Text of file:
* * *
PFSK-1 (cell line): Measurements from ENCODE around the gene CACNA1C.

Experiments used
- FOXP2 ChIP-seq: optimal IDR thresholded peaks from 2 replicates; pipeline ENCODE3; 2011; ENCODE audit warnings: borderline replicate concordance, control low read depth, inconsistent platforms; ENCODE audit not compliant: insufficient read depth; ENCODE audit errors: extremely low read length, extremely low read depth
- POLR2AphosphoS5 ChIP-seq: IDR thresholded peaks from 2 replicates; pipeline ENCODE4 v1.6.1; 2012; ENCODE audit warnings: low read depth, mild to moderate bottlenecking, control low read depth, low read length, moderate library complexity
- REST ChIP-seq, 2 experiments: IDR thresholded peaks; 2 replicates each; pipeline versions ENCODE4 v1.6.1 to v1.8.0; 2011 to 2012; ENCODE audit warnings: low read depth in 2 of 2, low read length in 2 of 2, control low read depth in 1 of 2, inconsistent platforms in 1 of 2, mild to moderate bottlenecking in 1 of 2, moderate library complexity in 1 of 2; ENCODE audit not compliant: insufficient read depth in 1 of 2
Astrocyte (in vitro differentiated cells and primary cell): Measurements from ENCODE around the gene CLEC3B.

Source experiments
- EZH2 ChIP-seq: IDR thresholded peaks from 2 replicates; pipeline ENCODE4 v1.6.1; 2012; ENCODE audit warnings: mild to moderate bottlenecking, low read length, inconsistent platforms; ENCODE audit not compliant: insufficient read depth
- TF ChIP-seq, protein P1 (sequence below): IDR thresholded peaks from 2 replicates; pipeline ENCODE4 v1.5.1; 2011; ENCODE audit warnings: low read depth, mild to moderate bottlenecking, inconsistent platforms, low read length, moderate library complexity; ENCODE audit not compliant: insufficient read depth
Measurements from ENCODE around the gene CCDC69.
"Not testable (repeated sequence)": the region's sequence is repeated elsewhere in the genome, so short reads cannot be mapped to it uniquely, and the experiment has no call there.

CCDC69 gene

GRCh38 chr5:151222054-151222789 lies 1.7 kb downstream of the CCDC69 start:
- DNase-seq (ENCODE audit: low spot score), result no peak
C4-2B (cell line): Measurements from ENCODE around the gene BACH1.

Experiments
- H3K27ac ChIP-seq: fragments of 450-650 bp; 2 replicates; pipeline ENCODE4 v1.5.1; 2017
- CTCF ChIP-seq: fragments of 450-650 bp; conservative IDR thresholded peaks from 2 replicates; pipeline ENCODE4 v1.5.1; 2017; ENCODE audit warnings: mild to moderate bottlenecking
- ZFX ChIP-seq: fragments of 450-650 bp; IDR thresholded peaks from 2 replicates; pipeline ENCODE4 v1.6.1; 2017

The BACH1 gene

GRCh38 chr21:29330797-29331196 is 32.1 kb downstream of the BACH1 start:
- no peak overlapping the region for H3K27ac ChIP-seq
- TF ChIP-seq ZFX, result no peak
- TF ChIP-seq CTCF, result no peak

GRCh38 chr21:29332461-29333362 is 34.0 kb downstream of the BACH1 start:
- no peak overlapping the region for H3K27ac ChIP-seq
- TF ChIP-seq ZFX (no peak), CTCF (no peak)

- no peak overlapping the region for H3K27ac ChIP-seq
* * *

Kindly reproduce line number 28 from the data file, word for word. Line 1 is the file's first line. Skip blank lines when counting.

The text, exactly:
- no peak overlapping the region for H3K27ac ChIP-seq